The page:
Most of the remedies which have been pointed out for these evils, are mere expedients and palliatives. It could hardly be otherwise, since he has not even attempted to point out the causes of division. That mind to which God in his providence and by his Spirit, shall reveal the true causes of the evils which exist, will, most likely, become the honored instrument of exhibiting the true remedy. God only knows whether the deep-seated and true cause has ever yet been fully discovered. And it may be reserved for some champion of the cross, more honored and more happy than Luther or Cranmer, to usher in a new reformation, the effect of which shall [10/11] be to restore the Church to its primitive oneness and glory.
We have not the presumption even to dream that either of the causes about to be disclosed, is that one great secret, but true cause, of all this difficulty, upon the discovery of which the remedy must depend. But discussion in the spirit of candor and sincere humility, cannot have the effect of heaping more rubbish upon these causes where they lie concealed; but may, on the other hand tend somewhat towards removing a little of the rubbish, and to bringing us nearer to laying our hand upon the great cause.
It would be aside from our present purpose, to attempt to trace the cause of divisions and dissensions in the Churches to the self-love and restlessness of base and ambitious men, or the impatience and headiness of mere novices, or to the pride and wilfulness of the human heart. The attempt is, to point out some of the nearer and more palpable causes in which these elements of evil, belonging to our common nature, have betrayed themselves.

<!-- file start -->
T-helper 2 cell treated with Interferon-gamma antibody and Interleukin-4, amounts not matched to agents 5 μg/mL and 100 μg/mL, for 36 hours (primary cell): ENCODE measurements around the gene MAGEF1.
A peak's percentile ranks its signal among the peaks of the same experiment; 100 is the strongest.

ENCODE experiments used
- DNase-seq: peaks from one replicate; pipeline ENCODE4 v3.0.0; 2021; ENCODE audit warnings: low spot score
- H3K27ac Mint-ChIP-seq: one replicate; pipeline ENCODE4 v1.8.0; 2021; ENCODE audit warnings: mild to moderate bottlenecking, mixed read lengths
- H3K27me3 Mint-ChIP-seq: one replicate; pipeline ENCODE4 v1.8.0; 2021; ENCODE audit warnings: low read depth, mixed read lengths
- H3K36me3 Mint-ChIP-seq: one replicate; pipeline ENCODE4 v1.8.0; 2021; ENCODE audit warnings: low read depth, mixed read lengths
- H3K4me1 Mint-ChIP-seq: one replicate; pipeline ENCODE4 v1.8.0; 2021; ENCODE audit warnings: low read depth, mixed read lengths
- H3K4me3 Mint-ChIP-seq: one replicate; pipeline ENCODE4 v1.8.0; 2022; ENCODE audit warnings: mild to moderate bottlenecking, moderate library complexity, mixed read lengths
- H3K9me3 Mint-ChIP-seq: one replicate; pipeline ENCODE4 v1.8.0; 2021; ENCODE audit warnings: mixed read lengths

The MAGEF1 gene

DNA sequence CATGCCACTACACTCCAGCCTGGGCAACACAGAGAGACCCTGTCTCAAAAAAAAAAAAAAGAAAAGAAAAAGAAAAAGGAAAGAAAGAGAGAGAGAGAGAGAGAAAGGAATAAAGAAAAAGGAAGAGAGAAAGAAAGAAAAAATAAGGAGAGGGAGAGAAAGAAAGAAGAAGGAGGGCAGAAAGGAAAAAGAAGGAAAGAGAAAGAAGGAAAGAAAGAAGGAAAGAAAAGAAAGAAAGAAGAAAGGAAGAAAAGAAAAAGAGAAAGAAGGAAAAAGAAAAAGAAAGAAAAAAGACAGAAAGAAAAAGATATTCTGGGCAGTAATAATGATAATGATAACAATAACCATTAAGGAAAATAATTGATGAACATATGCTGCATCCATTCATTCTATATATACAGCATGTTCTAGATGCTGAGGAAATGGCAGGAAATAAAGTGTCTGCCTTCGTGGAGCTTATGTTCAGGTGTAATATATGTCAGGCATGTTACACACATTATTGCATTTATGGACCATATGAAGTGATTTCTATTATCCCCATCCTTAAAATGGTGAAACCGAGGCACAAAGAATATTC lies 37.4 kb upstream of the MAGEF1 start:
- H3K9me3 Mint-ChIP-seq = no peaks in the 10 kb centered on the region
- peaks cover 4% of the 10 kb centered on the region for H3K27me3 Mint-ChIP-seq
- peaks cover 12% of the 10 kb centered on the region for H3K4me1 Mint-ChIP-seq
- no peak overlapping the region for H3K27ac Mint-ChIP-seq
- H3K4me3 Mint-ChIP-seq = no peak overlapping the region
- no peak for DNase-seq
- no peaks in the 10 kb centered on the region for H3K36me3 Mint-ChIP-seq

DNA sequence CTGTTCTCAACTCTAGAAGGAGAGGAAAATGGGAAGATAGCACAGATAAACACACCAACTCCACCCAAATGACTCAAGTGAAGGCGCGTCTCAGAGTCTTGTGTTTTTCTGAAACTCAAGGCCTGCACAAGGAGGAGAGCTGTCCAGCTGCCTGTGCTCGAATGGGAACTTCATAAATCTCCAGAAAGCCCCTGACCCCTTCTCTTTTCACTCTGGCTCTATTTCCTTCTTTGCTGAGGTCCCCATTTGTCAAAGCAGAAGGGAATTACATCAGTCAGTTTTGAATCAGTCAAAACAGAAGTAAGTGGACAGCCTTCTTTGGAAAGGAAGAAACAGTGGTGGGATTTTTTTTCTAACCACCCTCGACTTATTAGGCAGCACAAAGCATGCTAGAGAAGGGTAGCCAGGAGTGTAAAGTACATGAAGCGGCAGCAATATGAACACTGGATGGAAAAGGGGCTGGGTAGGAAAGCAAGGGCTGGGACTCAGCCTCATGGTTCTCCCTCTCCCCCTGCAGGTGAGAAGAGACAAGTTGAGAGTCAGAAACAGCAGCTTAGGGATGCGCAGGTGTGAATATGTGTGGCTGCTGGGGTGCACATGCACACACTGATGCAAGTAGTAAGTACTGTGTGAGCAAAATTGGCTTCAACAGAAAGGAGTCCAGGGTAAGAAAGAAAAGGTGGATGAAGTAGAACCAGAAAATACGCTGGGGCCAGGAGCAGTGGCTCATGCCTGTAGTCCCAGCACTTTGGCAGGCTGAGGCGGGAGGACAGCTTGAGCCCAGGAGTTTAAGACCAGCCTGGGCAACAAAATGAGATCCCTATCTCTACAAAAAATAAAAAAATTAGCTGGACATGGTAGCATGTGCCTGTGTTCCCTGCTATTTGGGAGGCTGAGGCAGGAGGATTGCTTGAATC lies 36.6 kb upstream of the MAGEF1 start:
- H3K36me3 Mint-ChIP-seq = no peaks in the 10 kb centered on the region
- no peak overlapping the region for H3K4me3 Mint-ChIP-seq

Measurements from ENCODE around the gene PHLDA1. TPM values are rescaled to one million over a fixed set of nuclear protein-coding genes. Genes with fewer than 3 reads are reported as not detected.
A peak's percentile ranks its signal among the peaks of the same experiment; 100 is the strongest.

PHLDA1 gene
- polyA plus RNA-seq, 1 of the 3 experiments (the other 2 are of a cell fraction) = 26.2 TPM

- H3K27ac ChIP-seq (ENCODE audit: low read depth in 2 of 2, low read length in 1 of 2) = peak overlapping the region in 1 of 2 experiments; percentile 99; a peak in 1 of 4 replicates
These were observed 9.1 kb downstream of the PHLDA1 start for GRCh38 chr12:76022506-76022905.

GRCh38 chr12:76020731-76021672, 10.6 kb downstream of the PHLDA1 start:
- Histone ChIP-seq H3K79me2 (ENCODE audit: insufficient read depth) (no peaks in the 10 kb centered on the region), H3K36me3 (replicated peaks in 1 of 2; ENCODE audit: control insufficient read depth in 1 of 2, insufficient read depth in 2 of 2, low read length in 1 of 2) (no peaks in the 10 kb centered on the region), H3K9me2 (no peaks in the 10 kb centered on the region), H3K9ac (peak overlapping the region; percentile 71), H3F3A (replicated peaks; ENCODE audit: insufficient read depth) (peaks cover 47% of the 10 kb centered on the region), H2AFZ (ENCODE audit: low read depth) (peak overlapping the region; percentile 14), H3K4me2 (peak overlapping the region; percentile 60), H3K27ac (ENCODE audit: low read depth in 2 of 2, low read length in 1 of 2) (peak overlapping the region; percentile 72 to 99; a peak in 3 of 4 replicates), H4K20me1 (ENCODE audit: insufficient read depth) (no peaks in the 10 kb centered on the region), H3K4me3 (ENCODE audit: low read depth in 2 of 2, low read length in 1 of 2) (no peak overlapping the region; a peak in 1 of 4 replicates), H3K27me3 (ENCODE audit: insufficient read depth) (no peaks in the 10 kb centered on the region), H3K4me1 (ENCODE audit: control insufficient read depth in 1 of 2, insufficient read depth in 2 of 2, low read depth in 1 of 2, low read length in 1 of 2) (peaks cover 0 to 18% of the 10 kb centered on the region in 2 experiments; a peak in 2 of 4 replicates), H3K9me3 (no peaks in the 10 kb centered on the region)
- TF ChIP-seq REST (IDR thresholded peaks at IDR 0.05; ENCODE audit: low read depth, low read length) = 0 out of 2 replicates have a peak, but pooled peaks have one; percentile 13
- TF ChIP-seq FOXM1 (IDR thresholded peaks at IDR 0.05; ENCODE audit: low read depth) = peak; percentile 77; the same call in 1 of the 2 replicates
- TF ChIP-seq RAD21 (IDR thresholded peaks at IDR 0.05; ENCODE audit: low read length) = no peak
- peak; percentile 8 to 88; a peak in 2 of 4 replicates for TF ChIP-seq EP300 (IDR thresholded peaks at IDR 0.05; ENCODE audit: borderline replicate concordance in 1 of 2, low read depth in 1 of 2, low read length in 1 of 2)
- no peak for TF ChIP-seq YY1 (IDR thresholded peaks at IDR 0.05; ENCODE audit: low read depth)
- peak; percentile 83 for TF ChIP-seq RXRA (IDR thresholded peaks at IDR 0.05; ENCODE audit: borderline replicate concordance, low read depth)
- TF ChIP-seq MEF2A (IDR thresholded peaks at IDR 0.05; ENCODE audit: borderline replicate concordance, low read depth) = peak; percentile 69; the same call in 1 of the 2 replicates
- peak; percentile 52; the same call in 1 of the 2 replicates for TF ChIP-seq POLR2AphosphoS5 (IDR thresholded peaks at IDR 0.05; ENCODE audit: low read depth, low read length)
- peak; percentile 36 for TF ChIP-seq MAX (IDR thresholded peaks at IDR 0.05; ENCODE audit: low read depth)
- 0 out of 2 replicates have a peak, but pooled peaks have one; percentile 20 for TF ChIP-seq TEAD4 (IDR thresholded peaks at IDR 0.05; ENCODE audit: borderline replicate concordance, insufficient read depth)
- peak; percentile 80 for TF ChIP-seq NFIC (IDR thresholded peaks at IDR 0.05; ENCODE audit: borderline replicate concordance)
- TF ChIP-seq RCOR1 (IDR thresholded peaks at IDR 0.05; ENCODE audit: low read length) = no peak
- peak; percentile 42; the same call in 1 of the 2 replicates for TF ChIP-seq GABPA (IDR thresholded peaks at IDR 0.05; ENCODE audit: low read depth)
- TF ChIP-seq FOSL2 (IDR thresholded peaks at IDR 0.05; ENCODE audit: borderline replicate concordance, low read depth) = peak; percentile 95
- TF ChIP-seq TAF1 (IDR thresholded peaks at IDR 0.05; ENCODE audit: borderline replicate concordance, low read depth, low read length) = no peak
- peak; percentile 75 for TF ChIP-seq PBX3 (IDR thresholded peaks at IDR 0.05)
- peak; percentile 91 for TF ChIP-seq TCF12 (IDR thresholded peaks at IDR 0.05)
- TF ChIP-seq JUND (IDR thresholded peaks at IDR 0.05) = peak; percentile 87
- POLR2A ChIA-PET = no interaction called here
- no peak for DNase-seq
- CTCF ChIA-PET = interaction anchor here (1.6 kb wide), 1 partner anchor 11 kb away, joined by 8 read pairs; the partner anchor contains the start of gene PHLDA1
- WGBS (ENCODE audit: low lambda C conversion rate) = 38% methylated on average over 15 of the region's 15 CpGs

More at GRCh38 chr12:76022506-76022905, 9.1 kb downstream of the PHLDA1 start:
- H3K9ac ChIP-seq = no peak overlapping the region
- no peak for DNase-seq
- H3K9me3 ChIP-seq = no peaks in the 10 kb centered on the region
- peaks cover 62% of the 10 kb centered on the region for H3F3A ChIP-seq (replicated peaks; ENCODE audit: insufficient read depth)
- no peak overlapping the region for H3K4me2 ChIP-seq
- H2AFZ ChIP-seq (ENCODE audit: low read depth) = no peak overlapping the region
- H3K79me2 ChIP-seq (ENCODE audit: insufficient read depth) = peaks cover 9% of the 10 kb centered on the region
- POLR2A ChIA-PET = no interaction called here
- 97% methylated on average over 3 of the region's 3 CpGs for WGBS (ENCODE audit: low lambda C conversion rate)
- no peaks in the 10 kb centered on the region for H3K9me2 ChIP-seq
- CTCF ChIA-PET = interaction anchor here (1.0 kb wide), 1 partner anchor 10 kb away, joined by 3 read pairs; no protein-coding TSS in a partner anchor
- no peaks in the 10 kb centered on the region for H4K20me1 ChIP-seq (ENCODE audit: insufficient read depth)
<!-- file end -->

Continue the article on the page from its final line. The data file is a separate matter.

Has not the time come when the inquiry may safely be pursued by Protestant Christians, whether one of the grand mistakes of the Reformation were not separation from the Church, instead of reformation in the Church? Might not all that patient perseverance, and humble energy which distinguished the very eminent saints of that day, if exerted long enough within the Church, have prevented in the end any separation from it? Might they not have resulted in the entire removal of all material error, either in doctrine or practice, which had been gathering around primitive Christianity during a space of more than a thousand years? It would seem that a return to those outward forms and symbols of our faith which [11/12] prevailed in the earliest and comparatively uncorrupt ages of Christianity must yet be the standard after which all Christians must agree to copy. How much better would it have been to have returned to these standards without ever having violated the unity of the Church!
May we venture upon another fundamental inquiry? Was it wise to attempt to add to the brief, general, comprehensive creeds, by which, down to the time of the Reformation, Christians were content to regulate their faith? Has any thing been gained by spinning out the standards of faith into all the more minute ramifications of metaphysical and polemic theology? May not the thousand-and-one split amongst Protestant Christians, on points of doctrine, be mainly traced to this fundamental mistake? Agreement in essentials and freedom in unessentials, is a wise axiom. Has it been the leading axiom of doctrinal sects? The knife which divides the polypus cannot be more prolific, than that knife which has been so much in use, in cutting off every member from the Church who differed in any thought from some standard, by which the operator has been pleased to try his opinions. An unnatural effort to keep men's minds pared close, in order to conform to a particular creed, has led to more numerous and far wider departures from it, than could otherwise have taken place.